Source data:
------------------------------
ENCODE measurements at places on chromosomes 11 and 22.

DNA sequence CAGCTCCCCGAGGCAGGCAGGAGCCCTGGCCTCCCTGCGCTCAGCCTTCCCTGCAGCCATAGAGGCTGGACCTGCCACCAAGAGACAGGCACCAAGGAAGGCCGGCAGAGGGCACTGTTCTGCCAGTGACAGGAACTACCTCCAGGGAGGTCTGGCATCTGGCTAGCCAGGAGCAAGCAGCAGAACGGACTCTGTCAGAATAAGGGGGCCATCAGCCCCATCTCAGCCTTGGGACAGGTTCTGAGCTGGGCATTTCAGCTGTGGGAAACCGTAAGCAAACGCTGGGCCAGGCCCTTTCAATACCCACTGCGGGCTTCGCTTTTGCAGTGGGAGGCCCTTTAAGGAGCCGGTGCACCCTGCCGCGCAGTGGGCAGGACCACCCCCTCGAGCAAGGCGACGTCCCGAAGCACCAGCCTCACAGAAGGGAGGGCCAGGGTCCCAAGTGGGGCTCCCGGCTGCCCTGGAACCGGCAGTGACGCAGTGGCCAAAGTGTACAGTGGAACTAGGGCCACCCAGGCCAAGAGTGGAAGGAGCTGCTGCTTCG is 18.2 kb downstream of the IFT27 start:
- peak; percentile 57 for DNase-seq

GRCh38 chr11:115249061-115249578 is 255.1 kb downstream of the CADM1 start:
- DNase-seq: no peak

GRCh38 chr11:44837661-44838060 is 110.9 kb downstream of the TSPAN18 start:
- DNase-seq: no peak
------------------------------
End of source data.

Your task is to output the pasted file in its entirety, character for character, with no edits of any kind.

ENCODE measurements at places on chromosomes 11 and 22.

DNA sequence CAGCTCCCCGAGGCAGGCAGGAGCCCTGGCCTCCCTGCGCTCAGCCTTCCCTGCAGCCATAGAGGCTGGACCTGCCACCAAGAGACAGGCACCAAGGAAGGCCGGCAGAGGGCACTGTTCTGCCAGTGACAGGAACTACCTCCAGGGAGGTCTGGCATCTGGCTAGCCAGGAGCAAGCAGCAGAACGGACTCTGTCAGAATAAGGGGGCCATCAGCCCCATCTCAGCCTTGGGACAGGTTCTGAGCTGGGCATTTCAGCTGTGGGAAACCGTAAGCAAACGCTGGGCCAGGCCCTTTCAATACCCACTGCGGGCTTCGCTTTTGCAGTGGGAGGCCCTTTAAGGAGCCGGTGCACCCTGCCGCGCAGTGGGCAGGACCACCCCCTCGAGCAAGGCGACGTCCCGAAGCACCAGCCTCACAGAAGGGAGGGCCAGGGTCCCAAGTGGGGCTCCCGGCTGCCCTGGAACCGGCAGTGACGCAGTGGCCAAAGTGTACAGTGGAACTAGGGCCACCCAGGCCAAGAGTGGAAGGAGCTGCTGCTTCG is 18.2 kb downstream of the IFT27 start:
- peak; percentile 57 for DNase-seq

GRCh38 chr11:115249061-115249578 is 255.1 kb downstream of the CADM1 start:
- DNase-seq: no peak

GRCh38 chr11:44837661-44838060 is 110.9 kb downstream of the TSPAN18 start:
- DNase-seq: no peak